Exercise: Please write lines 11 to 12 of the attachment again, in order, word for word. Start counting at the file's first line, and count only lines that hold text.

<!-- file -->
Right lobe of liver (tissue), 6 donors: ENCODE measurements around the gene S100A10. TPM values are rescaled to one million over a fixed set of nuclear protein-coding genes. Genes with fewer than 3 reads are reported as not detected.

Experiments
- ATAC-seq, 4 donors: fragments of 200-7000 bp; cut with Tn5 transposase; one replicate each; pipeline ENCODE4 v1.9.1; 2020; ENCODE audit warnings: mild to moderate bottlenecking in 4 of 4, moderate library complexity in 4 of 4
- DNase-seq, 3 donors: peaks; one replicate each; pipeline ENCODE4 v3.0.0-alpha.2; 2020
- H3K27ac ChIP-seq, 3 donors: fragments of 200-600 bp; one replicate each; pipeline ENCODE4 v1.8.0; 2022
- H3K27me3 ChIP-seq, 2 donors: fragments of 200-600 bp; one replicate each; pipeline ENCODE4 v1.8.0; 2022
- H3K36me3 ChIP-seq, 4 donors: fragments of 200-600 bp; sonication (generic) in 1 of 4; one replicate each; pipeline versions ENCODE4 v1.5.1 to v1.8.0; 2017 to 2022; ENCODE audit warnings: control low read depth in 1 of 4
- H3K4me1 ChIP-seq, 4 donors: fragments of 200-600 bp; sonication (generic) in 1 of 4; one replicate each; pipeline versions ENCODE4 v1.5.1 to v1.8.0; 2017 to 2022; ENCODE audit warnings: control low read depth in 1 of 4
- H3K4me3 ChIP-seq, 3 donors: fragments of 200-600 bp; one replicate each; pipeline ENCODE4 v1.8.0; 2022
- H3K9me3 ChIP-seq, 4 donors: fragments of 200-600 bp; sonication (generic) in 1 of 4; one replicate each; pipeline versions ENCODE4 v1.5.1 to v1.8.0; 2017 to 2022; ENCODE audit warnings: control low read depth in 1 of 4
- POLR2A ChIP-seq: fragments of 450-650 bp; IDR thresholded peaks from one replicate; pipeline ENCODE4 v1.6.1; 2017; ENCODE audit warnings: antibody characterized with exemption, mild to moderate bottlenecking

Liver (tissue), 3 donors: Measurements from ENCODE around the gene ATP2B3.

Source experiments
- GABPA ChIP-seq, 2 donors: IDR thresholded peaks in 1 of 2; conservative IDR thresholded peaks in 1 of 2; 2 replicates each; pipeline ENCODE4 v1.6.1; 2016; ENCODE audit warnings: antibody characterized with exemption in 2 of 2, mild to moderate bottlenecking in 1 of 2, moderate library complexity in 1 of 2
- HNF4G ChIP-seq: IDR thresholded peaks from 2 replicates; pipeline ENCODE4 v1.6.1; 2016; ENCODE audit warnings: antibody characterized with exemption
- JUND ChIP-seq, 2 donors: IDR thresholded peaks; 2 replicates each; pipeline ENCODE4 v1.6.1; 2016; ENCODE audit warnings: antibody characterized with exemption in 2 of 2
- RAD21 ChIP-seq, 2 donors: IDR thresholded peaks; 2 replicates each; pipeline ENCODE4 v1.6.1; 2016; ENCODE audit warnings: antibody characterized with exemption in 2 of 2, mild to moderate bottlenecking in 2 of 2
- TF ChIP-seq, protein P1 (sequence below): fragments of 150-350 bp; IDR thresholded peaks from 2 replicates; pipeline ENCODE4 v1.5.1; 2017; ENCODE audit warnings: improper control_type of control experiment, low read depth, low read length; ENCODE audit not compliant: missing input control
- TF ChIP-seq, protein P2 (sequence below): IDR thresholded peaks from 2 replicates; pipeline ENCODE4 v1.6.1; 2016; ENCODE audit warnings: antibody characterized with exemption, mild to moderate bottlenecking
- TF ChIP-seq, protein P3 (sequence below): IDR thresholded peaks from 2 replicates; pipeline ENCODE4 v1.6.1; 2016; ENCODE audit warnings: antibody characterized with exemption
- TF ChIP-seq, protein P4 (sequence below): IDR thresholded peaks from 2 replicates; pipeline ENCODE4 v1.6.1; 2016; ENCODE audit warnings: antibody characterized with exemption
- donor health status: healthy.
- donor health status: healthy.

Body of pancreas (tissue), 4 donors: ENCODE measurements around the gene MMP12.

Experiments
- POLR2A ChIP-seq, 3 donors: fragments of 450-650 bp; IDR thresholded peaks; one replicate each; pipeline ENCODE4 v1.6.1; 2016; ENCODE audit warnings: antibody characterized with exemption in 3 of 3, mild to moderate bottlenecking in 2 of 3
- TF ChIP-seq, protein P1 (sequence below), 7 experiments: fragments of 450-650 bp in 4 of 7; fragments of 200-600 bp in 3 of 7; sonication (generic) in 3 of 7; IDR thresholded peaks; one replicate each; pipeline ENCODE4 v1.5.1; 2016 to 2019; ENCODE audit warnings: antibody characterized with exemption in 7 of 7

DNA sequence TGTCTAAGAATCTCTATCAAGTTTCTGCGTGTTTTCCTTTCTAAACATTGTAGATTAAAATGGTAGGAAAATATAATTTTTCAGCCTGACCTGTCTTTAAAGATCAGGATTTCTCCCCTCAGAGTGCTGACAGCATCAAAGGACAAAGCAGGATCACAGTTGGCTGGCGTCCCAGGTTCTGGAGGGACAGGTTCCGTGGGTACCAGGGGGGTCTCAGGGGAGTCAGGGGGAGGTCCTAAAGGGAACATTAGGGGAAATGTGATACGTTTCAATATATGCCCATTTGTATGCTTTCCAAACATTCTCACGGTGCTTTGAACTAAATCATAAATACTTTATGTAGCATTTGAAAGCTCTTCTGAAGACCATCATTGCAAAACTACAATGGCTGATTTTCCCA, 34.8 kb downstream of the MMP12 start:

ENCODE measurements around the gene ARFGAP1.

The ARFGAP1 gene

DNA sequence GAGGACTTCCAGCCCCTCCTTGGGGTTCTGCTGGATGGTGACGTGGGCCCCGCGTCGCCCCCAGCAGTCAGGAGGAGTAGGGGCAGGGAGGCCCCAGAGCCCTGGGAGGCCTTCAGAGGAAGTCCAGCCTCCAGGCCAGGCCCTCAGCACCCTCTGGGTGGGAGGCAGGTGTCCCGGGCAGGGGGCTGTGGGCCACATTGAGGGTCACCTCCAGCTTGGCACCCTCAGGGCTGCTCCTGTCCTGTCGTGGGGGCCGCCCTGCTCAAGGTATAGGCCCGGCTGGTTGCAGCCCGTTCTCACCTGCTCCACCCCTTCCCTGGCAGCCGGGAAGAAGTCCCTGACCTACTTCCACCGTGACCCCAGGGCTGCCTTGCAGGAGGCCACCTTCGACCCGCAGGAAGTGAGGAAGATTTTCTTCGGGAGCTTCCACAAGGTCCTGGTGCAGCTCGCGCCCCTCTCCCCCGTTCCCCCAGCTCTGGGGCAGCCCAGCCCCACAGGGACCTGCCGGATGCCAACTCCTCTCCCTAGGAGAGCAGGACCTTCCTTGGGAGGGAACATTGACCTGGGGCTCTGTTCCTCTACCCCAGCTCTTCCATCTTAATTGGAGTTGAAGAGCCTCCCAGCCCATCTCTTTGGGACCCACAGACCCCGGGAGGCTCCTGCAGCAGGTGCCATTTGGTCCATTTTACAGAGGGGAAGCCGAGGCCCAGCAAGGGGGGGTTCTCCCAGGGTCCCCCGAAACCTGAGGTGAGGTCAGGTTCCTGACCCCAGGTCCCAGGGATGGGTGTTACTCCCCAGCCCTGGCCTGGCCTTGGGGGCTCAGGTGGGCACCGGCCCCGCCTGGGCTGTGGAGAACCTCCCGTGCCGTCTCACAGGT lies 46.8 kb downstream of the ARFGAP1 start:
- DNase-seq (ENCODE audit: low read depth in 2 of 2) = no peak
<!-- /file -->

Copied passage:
- POLR2A ChIP-seq: fragments of 450-650 bp; IDR thresholded peaks from one replicate; pipeline ENCODE4 v1.6.1; 2017; ENCODE audit warnings: antibody characterized with exemption, mild to moderate bottlenecking

Liver (tissue), 3 donors: Measurements from ENCODE around the gene ATP2B3.